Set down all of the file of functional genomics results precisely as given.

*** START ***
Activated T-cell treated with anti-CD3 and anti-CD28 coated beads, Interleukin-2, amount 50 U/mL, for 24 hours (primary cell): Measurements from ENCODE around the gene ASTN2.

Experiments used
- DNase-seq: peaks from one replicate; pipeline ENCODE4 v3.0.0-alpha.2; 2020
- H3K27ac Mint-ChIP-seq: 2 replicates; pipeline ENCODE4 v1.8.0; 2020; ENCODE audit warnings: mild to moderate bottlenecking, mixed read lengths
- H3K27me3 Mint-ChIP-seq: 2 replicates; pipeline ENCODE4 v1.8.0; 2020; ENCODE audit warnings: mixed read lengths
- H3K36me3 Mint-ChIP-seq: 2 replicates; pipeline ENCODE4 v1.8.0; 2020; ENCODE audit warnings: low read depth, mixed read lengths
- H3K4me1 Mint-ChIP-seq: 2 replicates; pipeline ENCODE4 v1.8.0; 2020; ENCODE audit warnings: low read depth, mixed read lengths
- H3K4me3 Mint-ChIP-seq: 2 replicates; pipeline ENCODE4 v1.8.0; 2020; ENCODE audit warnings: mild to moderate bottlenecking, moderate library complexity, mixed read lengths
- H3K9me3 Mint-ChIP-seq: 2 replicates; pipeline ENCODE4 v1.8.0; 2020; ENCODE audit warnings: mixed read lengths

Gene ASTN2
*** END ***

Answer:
Activated T-cell treated with anti-CD3 and anti-CD28 coated beads, Interleukin-2, amount 50 U/mL, for 24 hours (primary cell): Measurements from ENCODE around the gene ASTN2.

Experiments used
- DNase-seq: peaks from one replicate; pipeline ENCODE4 v3.0.0-alpha.2; 2020
- H3K27ac Mint-ChIP-seq: 2 replicates; pipeline ENCODE4 v1.8.0; 2020; ENCODE audit warnings: mild to moderate bottlenecking, mixed read lengths
- H3K27me3 Mint-ChIP-seq: 2 replicates; pipeline ENCODE4 v1.8.0; 2020; ENCODE audit warnings: mixed read lengths
- H3K36me3 Mint-ChIP-seq: 2 replicates; pipeline ENCODE4 v1.8.0; 2020; ENCODE audit warnings: low read depth, mixed read lengths
- H3K4me1 Mint-ChIP-seq: 2 replicates; pipeline ENCODE4 v1.8.0; 2020; ENCODE audit warnings: low read depth, mixed read lengths
- H3K4me3 Mint-ChIP-seq: 2 replicates; pipeline ENCODE4 v1.8.0; 2020; ENCODE audit warnings: mild to moderate bottlenecking, moderate library complexity, mixed read lengths
- H3K9me3 Mint-ChIP-seq: 2 replicates; pipeline ENCODE4 v1.8.0; 2020; ENCODE audit warnings: mixed read lengths

Gene ASTN2